A major international randomised clinical trial has found that people living with HIV have a considerably lower risk of developing AIDS or other serious illnesses if they start taking antiretroviral treatment (ART) sooner, when their CD4 cell count is above 500 cells/mm3, instead of waiting until their CD4 cell count drops below 350 cells/mm3.
These results are likely to have a major impact on international treatment guidelines. The US National Institutes of Health comment in their press release: "Together with data from previous studies showing that antiretroviral treatment reduced the risk of HIV transmission to uninfected sexual partners, these findings support offering treatment to everyone with HIV."
The Strategic Timing of AntiRetroviral Treatment (START) study, was a large-scale randomised clinical trial that tested whether earlier ART benefitted all people with HIV. Its predecessor, the SMART study, had a massive impact when it showed, in 2006, that staying on ART was better than interrupting it. Like the previous study, START has been stopped early. Although it was expected to end in December 2016, an interim review of the study data by the study's Independent Data and Safety Monitoring Board (DSMB) recommended that results be released early.
START, which opened widely in March 2011, was conducted by the International Network for Strategic Initiatives in Global HIV Trials (INSIGHT) at 215 sites in 35 countries. The trial enrolled 4685 men and women with HIV who had never taken ART. They were aged 18 and older, with a median age of 36, and their CD4 counts were all over 500 cells/mm3.
Half of the study participants were randomised to start ART immediately and the other half deferred treatment until their CD4 cell count declined to 350 cells/mm3. On average, participants in the study were followed for three years.
The study measured a combination of outcomes that included serious AIDS events (such as AIDS-related cancer), serious non-AIDS events (major cardiovascular, renal and liver disease and cancer), and death.
Based on data up to March 2015, the DSMB found 41 instances of AIDS, serious non-AIDS events or death among those enrolled in the group starting ART early, compared to 86 events in those deferring it.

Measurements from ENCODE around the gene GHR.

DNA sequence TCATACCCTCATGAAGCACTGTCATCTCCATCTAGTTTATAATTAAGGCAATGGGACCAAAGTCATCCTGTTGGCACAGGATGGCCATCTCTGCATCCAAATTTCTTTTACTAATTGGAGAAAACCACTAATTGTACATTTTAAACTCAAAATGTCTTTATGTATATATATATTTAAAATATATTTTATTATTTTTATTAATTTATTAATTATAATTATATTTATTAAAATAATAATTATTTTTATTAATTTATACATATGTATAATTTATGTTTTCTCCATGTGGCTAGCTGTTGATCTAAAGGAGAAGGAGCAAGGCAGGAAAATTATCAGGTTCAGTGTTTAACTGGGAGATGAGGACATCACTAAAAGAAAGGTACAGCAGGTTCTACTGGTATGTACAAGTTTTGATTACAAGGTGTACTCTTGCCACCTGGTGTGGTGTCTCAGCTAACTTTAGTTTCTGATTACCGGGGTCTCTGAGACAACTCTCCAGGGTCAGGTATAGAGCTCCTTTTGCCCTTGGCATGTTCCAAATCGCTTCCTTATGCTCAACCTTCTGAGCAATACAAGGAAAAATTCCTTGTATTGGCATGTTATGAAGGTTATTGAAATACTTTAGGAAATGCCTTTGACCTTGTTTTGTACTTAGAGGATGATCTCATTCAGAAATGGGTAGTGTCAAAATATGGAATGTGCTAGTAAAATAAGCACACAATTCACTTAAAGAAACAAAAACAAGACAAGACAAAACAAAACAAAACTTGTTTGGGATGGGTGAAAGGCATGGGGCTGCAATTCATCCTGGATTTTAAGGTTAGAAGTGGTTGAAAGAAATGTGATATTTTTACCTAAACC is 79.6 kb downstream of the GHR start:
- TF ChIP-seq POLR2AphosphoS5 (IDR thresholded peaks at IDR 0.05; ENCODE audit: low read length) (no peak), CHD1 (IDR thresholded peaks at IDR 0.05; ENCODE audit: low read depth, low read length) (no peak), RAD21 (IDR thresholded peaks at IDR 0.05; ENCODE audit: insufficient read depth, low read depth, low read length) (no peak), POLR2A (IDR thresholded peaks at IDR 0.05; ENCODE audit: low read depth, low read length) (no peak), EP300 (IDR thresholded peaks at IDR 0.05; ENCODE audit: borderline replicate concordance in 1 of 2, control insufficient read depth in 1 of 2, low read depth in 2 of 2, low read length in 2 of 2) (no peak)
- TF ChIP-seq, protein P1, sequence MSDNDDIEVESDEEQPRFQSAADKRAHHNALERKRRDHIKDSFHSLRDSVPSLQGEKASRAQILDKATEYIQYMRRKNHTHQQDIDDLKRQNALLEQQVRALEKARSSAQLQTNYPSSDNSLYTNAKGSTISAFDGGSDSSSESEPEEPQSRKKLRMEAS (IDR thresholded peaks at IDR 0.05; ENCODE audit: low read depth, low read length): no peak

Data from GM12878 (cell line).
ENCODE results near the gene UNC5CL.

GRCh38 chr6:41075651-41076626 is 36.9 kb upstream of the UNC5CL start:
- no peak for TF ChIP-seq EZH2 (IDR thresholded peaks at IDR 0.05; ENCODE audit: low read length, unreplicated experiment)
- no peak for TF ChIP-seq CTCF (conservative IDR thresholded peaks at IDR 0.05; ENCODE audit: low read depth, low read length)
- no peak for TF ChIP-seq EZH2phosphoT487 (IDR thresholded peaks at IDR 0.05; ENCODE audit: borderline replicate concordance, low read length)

This equates to a reduction of 53% in the risk of developing serious illness or death. Concerning AIDS-defining illnesses in particular, the risk reduction was even more pronounced at 70%.
The most common AIDS-related illnesses among study participants were pulmonary tuberculosis, Kaposi’s sarcoma, and non-Hodgkins lymphoma. The most common serious non-AIDS-related illnesses were cancer, heart attack, and deaths due to various causes.
Findings were consistent across sites and the benefits of early ART were similar for people from low-, middle- and high-income countries.
“We now have clear-cut proof that it is of significantly greater health benefit to an HIV-infected person to start antiretroviral therapy sooner rather than later,” said Anthony S. Fauci, Director of the US National Insititute of Allergy and Infectious Disease (NIAID).
He added: “Moreover, early therapy conveys a double benefit, not only improving the health of individuals but at the same time, by lowering their viral load, reducing the risk they will transmit HIV to others. These findings have global implications for the treatment of HIV.”
“This is an important milestone in HIV research,” said Jens Lundgren, M.D., of the University of Copenhagen and one of the co-chairs of the START study. “We now have strong evidence that early treatment is beneficial to the HIV-positive person. These results support treating everyone irrespective of CD4+ T-cell count.”
Current World Health Organization HIV treatment guidelines recommend that people living with HIV start ART when their CD4 counts fall to 500 cells/mm3, but some guidelines, including the current British HIV Association (BHIVA) guidelines, still recommend waiting until CD4 counts fall below 350 cells/mm3.
In light of the DSMB findings, study investigators are informing all participants of the interim results. Participants will be offered treatment if they are not already on ART, and they will continue to be followed until the end of 2016.
More detailed findings are likely to be reported at the International AIDS Society Conference on HIV Pathogenesis, Treatment and Prevention in Vancouver in July.
For more information see the NIH press release and an article in HIV Treatment Bulletin.